Samsung Electronics apologises for factory cancer cases
Samsung Electronics apologised Friday to workers who developed cancer after working at some of its factories, finally ending a decade-long dispute at the world's top chipmaker.
The father of a dead 22-year-old worker and the company's co-president Kim Ki-nam signed a formal settlement agreement in Seoul as other disabled ex-employees looked on.
"We sincerely apologise to the workers who suffered from illness and their families," said the firm's co-president Kim Ki-nam. "We have failed to properly manage health risks at our semiconductor and LCD factories."
Samsung Electronics is the world's biggest mobile phone manufacturer and chipmaker and the flagship subsidiary of the Samsung Group, by far the biggest of the family-controlled conglomerates that dominate the South's economy.
Samsung currently operates vast semiconductor production compounds in Suwon as well as the cities of Hwaseong and Pyeongtaek, south of Seoul, as well as Xian in China.
Campaign groups say that about 240 people have suffered from work-related illnesses after being employed at Samsung semiconductor and display factories, with around 80 of them - many of them young women - dying.
Under a deal announced earlier this month, Samsung Electronics will pay the group's employees compensation of up to 150 million won ($133,000) per case.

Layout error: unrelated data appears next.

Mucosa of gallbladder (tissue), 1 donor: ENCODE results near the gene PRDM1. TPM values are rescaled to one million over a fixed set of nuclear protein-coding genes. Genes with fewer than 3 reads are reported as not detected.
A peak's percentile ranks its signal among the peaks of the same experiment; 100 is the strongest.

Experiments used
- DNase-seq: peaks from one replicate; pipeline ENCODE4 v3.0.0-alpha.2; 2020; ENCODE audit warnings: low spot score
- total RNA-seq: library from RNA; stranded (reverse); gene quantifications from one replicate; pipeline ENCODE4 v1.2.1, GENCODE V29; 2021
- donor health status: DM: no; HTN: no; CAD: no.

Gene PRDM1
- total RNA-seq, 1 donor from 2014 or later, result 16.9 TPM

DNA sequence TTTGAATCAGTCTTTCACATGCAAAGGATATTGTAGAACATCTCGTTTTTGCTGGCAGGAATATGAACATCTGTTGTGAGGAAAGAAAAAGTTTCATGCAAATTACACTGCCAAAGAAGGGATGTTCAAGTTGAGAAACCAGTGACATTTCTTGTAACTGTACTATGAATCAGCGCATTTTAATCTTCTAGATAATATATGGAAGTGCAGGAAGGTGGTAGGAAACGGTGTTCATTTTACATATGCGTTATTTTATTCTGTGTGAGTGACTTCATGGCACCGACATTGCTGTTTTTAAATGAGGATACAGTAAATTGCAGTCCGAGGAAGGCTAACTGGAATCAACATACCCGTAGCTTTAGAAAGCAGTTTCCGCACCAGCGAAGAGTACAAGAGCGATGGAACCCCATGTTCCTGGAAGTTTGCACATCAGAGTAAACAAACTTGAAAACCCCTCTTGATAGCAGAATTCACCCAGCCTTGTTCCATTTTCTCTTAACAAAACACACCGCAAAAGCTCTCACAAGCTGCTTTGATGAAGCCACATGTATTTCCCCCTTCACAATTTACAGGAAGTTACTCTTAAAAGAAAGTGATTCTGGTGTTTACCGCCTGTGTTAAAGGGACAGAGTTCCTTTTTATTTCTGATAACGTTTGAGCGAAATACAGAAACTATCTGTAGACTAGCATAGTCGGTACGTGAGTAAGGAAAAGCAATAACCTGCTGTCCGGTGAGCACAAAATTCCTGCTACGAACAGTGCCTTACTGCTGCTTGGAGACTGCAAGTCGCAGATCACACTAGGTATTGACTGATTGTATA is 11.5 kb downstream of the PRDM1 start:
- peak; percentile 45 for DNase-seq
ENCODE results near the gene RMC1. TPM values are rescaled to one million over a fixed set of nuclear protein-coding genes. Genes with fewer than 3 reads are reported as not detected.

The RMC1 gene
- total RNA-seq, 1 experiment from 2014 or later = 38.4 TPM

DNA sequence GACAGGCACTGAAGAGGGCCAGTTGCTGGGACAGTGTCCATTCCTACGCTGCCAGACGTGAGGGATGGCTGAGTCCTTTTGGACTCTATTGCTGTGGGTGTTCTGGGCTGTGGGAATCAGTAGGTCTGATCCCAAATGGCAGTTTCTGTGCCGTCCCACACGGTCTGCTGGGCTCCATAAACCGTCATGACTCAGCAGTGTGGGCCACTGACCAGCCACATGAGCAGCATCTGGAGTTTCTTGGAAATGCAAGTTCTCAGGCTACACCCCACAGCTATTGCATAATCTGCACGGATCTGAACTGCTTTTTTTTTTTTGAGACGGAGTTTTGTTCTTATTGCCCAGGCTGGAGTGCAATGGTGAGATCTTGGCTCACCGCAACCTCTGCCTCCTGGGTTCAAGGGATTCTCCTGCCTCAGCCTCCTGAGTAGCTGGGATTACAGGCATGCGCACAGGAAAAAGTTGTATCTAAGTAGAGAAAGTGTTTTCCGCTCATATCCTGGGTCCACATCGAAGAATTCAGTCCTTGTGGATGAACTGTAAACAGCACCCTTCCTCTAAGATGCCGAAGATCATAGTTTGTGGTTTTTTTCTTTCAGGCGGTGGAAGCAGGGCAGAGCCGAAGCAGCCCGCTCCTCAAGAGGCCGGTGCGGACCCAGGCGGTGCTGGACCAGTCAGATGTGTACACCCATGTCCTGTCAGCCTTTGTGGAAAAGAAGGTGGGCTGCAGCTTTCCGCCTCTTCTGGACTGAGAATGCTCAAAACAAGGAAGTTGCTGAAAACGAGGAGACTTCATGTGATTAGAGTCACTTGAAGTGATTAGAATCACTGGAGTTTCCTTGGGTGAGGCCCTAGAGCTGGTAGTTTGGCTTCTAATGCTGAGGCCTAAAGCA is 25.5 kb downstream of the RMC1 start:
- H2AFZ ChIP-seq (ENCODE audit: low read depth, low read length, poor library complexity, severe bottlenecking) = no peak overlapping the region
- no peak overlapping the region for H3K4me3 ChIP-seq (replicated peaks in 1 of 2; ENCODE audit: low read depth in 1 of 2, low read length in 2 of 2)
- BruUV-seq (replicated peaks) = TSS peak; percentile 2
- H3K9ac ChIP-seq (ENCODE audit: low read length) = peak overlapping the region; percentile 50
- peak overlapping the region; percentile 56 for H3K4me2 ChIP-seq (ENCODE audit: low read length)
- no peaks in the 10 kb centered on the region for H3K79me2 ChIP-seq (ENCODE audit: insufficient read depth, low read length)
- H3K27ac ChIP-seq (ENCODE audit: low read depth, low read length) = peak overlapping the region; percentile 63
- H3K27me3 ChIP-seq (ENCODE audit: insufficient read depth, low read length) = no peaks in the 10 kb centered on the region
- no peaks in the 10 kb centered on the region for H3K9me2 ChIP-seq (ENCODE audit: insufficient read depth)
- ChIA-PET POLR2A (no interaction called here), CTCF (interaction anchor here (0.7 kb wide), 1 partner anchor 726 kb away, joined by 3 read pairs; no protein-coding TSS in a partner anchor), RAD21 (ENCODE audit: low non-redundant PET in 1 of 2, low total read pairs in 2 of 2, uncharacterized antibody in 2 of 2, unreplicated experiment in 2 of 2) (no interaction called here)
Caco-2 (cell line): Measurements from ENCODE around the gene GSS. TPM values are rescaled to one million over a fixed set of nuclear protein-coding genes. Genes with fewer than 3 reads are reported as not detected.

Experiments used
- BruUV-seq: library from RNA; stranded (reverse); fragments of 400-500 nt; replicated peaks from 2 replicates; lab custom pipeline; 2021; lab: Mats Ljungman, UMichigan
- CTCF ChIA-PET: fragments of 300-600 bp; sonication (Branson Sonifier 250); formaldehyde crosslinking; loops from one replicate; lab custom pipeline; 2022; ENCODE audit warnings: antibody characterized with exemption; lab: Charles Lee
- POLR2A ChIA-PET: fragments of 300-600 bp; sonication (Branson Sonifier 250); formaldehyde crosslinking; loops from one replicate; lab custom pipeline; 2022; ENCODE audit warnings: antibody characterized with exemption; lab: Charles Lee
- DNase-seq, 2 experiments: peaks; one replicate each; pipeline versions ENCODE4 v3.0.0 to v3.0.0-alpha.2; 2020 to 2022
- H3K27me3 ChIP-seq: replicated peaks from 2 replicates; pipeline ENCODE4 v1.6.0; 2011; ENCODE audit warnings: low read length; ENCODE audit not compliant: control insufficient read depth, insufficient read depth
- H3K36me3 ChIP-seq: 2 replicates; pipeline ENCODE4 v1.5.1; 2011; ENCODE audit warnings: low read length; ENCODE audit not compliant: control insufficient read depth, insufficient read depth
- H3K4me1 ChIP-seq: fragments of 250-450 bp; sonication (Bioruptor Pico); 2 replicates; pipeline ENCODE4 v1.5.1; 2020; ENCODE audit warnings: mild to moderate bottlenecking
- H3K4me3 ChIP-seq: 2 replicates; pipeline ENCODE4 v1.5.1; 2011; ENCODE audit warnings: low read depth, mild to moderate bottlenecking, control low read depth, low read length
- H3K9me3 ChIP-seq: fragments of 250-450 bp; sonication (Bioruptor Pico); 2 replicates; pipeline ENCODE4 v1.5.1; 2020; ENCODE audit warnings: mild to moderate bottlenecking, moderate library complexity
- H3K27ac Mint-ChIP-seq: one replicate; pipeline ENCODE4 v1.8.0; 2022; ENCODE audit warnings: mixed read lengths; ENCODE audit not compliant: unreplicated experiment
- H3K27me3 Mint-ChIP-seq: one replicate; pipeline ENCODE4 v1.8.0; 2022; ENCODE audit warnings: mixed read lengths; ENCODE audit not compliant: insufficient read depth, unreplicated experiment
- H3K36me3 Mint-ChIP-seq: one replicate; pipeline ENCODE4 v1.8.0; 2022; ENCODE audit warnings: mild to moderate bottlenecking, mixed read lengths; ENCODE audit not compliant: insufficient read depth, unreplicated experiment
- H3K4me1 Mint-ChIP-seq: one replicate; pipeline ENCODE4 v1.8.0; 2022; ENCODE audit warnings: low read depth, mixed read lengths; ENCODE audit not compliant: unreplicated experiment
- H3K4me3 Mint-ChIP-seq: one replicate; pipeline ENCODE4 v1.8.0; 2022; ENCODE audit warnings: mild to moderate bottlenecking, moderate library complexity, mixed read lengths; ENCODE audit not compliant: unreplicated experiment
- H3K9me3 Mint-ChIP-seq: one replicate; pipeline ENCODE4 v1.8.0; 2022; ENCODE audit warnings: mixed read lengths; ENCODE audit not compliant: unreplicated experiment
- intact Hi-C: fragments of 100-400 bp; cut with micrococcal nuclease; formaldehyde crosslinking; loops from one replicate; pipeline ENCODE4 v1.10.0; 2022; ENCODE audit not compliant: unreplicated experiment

It covers 16 types of cancer, some other rare illnesses, miscarriages and congenital diseases suffered by the workers' children. Claimants can have worked at plants as far back as 1984.
The scandal emerged in 2007 when former workers at its semiconductor and display factories in Suwon, south of Seoul, and their families said that staff had been diagnosed or died of various forms of cancer.
A series of rulings and decisions by courts, Seoul's state labour welfare agency and a mediation committee followed over more than 10 years, culminating in Friday's announcement.
Hwang Sang-ki, who signed the agreement on behalf of the workers and their families, told reporters he was glad to have fulfilled his promise to his daughter, who died of leukaemia in 2007, to prove Samsung was to blame for her death.
But he went on: "The apology honestly was not enough for the families of the victims but we will accept it.
"No amount of apology will be enough to heal all the insults, the pain of industrial injuries and the suffering of losing one's family.
"I cannot forget the pain she and our family went through. Too many people have suffered the same fate."
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